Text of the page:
Environmental Protection Administration (EPA) official Tsai Hung-te says the government wants temples to consider their environmental impact.
Tsai is the head of the EPA's air quality department. He was speaking Wednesday after a temple in Yunlin County announced the creation of a league for the defense of incense burning. The temple plans to hold a rally in Taipei on July 23 in support of traditional religious practices. The temple says it will protest the blame environmental groups place on temples for air pollution and for what it says is the suppression of traditional culture.
Tsai said that the government respects traditional culture, and that there is no ban on burning incense or paper spirit money offered to the gods. He said that the government asks temples to think about the environment as well as the health of temple staff and nearby residents.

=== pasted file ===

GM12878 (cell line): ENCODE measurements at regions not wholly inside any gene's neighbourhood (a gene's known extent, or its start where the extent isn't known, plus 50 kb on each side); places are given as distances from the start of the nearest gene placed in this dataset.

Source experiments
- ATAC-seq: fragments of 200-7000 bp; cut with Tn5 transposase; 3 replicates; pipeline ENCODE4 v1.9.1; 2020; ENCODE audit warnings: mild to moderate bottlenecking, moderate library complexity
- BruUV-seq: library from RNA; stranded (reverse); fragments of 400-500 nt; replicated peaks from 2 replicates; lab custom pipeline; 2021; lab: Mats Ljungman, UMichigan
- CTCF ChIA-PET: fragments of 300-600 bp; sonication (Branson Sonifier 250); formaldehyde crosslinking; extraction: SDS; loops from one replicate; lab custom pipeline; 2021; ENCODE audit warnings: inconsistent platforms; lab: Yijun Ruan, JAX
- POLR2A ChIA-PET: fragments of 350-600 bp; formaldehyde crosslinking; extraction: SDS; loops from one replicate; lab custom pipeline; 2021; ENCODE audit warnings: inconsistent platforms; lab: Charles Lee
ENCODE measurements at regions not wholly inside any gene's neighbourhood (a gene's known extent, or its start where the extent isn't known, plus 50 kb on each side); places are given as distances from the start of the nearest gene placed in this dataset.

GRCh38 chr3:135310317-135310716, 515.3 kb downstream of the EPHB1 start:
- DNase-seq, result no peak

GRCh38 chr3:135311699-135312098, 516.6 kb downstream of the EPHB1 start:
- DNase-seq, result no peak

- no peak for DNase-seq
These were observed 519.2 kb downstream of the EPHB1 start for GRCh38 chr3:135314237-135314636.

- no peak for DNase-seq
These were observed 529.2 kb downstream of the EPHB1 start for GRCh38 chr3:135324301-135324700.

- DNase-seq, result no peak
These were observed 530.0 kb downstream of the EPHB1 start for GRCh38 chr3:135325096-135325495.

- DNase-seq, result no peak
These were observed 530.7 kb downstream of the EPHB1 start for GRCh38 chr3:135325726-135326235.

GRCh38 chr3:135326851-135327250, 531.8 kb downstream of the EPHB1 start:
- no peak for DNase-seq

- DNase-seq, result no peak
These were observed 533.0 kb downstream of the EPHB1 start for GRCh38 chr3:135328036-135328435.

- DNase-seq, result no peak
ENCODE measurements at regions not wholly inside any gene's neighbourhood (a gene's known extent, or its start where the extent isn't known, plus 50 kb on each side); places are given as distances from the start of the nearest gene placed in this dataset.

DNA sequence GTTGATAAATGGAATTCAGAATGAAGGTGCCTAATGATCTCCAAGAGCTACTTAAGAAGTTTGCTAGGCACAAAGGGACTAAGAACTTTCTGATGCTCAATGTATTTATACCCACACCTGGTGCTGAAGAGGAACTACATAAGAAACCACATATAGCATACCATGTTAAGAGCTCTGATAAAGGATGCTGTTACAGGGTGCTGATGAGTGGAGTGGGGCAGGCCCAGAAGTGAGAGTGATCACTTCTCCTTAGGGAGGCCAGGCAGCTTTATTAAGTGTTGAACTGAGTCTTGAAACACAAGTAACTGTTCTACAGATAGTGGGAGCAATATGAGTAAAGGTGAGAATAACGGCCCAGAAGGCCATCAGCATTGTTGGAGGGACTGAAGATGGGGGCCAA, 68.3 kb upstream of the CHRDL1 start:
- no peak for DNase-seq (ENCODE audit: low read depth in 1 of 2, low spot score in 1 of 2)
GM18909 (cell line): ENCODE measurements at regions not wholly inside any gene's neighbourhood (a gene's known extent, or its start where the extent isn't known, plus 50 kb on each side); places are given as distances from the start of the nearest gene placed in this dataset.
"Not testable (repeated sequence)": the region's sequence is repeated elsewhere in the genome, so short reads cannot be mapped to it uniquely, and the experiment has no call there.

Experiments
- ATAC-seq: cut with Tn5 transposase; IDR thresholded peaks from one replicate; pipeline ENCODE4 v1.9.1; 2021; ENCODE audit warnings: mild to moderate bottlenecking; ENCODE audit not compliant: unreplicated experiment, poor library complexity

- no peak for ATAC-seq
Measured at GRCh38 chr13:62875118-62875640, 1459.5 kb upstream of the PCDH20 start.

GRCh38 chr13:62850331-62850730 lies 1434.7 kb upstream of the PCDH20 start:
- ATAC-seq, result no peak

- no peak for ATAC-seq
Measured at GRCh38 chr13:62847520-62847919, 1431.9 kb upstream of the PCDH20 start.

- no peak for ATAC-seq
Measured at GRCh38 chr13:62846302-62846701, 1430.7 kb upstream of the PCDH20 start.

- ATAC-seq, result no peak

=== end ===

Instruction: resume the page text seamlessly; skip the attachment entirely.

He said that temples can reduce their impact on the environment and health by reducing how much incense and paper money they burn. He also said that the EPA is developing a burner for spirit money that reduces the amount of pollutants that are released into the air.
Tsai said that much of the incense and spirit money burned in Taiwan is imported. Only 20,000 of the 400,000 tons of spirit money burned annually in Taiwan is produced locally. Tsai said that imports from places like China and Vietnam are often of poor quality and release toxins when burned. He said that one of the EPA's future goals will be to require that imports meet Taiwanese standards.
Tsai said that it will take time to achieve a balance between traditional religion and environmental protection. He said that some temples have already adopted measures cutting down on incense or banning it altogether. But he said these are decisions reached by temples themselves, and aren't the result of EPA requirements.
Source: Radio Taiwan International